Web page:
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ARTICLE |

Technique of Thymectomy for Myasthenia Gravis

RICHARD H. SWEET, M.D.; HENRY R. VIETS, M.D.; ROBERT S. SCHWAB, M.D.; JAMES L. VANDERVEEN, M.D.; EARLE W. WILKINS Jr., M.D.
AMA Arch Surg. 1958;76(2):327-330. doi:10.1001/archsurg.1958.01280200149018.
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ABSTRACT

Preoperative Care  1. Regulation of basic requirement of neostigmine methyl sulfate (Prostigmin) must be exact, determined by hospital observation or long-term ambulatory control by the neurologist.2. In the female, the date for surgery is chosen so as not to coincide with the expected menses.3. Enemas are contraindicated in myasthenia gravis.4. Preliminary medication consists of a sedative, such as pentobarbital (nembutal), plus atropine sulfate. Use of narcotics is not wise.5. A continuous intravenous infusion of neostigmine methyl sulfate must be begun about one hour before anesthesia. The dose is calculated empirically as one-thirtieth of the daily oral dose, in milligrams.6. Whole blood should be available. It is administered through a second, separate infusion to avoid interference with continuity of the neostigmine drip.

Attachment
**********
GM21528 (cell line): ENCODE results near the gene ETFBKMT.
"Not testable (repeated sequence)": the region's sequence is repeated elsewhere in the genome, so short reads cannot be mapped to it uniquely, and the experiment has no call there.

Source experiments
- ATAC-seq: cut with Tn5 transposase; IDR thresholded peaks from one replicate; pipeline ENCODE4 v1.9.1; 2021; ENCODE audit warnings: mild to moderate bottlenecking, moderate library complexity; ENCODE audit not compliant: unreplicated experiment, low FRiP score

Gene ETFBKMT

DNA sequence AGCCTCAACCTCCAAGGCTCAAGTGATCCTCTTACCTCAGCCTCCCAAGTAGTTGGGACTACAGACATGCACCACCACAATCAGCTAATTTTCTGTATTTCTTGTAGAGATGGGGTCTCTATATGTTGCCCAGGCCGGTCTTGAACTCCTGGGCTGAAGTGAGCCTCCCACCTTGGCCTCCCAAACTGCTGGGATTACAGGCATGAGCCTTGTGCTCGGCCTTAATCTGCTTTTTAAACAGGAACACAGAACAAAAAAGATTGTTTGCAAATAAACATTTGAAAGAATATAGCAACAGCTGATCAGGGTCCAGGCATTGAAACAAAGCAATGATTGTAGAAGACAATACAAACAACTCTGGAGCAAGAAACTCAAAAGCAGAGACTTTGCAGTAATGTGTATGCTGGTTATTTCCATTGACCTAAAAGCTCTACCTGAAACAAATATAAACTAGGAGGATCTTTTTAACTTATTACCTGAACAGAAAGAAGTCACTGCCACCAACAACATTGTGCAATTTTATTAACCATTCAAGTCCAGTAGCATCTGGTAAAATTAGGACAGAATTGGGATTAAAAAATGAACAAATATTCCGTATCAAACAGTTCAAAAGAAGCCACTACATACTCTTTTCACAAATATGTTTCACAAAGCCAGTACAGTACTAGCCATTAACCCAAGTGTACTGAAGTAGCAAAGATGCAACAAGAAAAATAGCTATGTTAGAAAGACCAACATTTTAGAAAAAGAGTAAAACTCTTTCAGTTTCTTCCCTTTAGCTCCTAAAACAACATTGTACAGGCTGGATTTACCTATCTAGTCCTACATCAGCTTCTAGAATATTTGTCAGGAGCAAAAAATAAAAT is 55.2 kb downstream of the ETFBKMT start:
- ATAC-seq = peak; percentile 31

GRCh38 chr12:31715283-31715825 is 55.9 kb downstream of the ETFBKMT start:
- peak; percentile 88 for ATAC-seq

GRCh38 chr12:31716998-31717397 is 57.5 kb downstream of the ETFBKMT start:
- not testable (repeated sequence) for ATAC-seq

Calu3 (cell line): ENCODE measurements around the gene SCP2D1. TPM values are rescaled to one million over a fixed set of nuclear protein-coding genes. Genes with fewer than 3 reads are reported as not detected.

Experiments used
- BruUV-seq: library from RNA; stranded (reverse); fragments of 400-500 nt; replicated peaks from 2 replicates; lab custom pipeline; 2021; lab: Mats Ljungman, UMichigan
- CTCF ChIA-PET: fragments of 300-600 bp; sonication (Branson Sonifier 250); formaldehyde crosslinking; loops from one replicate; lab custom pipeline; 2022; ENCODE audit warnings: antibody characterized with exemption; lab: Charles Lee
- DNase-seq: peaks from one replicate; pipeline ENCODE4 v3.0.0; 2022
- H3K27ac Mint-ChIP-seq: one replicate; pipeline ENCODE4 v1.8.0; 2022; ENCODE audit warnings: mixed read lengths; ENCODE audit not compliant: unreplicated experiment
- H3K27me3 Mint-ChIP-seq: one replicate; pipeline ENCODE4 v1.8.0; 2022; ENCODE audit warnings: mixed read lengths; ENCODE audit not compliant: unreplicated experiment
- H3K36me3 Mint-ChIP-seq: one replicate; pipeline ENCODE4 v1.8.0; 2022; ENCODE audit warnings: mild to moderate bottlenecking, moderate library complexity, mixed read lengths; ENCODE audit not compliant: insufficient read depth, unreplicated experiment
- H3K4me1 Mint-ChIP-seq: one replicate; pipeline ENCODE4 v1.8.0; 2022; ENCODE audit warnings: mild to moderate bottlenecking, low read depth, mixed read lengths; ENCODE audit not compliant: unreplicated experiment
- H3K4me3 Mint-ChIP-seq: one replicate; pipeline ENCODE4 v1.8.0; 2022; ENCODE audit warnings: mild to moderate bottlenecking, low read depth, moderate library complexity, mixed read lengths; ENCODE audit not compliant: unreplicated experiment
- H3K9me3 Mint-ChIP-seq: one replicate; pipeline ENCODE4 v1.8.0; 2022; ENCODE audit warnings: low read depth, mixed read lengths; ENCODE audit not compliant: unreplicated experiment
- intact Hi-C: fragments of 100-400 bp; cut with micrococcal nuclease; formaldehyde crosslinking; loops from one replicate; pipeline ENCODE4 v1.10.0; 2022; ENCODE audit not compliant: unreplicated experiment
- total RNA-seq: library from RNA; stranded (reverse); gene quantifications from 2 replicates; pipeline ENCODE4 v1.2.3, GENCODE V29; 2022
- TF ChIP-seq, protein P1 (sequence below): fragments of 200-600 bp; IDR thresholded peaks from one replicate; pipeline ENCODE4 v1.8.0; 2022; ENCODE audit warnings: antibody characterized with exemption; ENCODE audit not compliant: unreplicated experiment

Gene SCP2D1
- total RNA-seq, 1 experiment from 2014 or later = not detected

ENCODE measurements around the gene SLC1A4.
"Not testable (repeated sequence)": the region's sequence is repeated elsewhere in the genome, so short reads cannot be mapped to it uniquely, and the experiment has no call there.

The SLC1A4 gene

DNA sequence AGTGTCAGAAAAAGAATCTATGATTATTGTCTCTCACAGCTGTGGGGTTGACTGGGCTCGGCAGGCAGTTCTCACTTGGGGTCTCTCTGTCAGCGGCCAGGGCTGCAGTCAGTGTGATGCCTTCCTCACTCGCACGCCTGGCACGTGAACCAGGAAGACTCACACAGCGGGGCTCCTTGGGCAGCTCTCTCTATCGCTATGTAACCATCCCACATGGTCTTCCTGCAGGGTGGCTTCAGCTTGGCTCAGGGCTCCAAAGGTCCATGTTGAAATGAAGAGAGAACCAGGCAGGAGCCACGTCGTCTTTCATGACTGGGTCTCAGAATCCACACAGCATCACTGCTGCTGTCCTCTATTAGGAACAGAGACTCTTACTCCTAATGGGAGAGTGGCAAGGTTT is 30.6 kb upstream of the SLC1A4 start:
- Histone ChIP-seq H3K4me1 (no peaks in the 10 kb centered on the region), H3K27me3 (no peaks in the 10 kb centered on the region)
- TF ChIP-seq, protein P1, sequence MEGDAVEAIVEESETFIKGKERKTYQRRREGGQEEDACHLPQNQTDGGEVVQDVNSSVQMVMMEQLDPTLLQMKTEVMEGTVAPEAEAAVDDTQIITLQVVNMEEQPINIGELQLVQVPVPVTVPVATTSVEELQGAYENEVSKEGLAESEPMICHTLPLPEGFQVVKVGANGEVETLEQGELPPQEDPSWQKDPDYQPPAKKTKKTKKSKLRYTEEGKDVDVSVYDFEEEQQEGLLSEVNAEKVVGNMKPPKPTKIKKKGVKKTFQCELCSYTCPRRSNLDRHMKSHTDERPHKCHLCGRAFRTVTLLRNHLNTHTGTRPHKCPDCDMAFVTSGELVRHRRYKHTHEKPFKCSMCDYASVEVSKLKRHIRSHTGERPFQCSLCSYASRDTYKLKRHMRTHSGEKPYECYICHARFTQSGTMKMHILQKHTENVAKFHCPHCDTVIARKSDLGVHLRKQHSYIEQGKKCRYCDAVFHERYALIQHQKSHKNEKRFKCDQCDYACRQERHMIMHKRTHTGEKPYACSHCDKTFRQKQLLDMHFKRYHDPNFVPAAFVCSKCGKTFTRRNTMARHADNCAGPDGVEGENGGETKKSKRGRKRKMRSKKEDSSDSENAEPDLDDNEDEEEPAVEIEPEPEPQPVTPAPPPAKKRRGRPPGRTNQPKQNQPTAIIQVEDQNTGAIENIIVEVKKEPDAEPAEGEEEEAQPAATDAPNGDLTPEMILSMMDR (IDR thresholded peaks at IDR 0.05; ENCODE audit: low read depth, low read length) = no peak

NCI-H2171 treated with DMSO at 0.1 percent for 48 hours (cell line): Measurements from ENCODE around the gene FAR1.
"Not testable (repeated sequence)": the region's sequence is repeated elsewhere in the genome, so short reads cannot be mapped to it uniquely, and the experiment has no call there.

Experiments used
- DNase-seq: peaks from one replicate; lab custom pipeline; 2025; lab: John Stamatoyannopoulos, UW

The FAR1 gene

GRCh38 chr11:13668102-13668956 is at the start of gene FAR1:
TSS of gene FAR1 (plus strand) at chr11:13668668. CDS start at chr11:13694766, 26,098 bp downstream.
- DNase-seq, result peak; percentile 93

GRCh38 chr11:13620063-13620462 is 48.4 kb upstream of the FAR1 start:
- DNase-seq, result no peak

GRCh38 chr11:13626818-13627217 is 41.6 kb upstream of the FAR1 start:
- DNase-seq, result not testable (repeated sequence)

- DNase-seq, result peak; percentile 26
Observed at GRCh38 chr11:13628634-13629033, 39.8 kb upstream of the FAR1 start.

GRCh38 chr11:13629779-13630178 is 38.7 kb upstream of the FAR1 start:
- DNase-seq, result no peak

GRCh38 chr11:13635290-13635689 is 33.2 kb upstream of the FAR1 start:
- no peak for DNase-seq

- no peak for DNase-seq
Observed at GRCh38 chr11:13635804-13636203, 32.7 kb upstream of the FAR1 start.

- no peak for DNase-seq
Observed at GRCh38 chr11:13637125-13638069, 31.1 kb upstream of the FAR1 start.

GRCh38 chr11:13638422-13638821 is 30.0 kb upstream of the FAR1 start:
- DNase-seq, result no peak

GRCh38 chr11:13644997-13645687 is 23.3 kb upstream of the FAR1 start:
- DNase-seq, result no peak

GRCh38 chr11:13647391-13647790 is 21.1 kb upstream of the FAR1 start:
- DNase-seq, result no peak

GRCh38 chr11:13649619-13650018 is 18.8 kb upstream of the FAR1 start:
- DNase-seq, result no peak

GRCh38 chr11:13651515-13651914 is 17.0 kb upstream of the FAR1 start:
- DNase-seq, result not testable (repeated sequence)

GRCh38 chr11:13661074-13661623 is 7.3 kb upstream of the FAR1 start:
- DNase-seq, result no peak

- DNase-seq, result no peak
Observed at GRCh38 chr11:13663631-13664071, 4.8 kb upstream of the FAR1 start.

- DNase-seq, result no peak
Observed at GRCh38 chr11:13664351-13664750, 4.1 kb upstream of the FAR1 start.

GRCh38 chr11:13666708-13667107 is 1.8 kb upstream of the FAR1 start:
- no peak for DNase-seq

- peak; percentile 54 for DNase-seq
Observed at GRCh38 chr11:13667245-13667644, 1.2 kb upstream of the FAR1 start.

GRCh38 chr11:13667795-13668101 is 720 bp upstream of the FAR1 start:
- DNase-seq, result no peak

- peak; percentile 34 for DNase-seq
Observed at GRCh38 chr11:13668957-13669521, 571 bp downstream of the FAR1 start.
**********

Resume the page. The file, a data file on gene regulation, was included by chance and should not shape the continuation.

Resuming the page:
Operative Management  1. The principles which permit the successful completion of thymectomy in myasthenia gravis include (a) coordinated teamwork of neurologist, anesthetist, and surgeon;

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